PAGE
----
Absurdly Driven looks at the world of business with a skeptical eye and a firmly rooted tongue in cheek. 

Sometimes you forget.

Sometimes, the airline forgets to remind you.

Suddenly, you wake up and realize you forgot to check in for your flight.

And by the time you do, you discover that you didn't pre-select a seat and now you're stuck between two wrestlers from Kazakhstan.

Now Delta has announced it's going to change all that. 

It's simply going to check you in automatically 24 hours before the flight and send you a boarding pass.

That is, as long as you have the latest version of its iPhone app. 

This all sounds splendid. It will surely save time. Indeed, Delta says it's bringing this in specifically because customers asked for it.

But what if you want to, say, change your seat? And what if you now want to fly without a checked bag? It isn't clear what the procedure will be. 

The intention, though, seems noble. The invention, though, isn't Delta's.

Continental Airlines -- remember that? It served very passable food, and had a similar system back in 2008.

Oddly, people didn't really like it. They didn't see the point. Indeed, when United bought Continental, the feature disappeared.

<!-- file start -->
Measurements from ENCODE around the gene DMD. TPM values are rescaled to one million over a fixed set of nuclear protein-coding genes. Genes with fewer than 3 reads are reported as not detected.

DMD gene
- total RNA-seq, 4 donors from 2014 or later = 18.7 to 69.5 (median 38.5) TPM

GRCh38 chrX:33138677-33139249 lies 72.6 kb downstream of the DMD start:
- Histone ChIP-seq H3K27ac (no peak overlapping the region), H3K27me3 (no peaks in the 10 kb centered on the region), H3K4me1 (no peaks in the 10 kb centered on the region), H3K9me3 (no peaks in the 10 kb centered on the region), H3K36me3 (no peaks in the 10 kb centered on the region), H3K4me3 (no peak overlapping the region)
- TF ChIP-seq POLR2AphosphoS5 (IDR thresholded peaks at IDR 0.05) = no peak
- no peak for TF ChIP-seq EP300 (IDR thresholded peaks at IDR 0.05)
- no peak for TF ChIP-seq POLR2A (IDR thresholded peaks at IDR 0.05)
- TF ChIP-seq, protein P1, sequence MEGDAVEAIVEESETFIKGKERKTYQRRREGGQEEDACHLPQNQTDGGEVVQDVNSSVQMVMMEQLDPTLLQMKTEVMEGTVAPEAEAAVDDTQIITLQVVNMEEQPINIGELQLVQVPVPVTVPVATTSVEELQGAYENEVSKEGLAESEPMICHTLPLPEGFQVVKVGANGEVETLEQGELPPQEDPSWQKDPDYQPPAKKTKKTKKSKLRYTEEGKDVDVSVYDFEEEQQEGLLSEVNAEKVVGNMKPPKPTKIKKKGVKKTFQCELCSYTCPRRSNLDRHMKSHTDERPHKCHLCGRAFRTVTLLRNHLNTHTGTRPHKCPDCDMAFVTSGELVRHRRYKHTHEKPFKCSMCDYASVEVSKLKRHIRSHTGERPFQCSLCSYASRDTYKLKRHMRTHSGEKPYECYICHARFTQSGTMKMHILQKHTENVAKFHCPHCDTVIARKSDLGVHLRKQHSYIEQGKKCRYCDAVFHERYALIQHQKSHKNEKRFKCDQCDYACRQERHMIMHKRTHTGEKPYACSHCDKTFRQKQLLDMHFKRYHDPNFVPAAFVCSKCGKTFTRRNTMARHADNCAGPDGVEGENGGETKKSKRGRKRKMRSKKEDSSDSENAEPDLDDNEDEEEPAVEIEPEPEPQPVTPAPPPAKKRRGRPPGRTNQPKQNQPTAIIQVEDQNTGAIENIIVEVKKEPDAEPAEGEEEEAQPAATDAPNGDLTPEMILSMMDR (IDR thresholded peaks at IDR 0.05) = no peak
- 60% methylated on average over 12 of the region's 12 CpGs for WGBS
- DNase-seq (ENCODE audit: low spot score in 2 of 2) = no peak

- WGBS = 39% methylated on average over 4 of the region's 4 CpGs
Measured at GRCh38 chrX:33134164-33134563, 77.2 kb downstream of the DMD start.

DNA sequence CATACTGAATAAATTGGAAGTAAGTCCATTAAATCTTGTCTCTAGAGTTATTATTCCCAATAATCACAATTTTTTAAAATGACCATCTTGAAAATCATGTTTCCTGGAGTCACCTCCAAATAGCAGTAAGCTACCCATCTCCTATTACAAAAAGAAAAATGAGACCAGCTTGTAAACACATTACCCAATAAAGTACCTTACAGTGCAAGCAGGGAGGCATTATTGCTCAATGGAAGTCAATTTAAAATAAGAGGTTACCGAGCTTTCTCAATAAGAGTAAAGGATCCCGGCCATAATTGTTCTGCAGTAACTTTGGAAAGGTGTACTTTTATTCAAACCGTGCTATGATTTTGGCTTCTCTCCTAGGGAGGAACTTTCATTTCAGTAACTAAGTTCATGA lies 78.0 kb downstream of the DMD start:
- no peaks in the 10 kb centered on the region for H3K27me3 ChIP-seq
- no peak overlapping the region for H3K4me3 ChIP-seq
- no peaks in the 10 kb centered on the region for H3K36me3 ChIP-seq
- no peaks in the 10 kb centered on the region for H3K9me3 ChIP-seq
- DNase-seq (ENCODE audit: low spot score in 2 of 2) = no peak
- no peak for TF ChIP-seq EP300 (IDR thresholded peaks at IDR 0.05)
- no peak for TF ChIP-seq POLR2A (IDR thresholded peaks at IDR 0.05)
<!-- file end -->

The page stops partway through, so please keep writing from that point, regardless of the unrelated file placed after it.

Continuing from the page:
Lufthansa has something similar too. It even has a site called AirlineCheckins.com that promises to "take care of your check-in and secure your favorite seat."

My favorite seat is at the front of first class. Can you get me that one if I only book coach? 

Of course, Delta's introduction of automatic check-in is also another step in automating as much of the flying experience as possible. Before self-flying planes come in.

Some of it is sensible.

However, on a recent flight through London, I was forced by British Airways to use a robot bag-drop machine

This was so thoughtless and inhuman that, had another passenger chosen to headbutt it repeatedly, I wouldn't have intervened. 

It's always dangerous to assume that technology automatically makes things better. 

In the days when so many keep their boarding passes on their phones, though, I suspect this Delta development might turn out to be popular.

A rare thing in flying these days.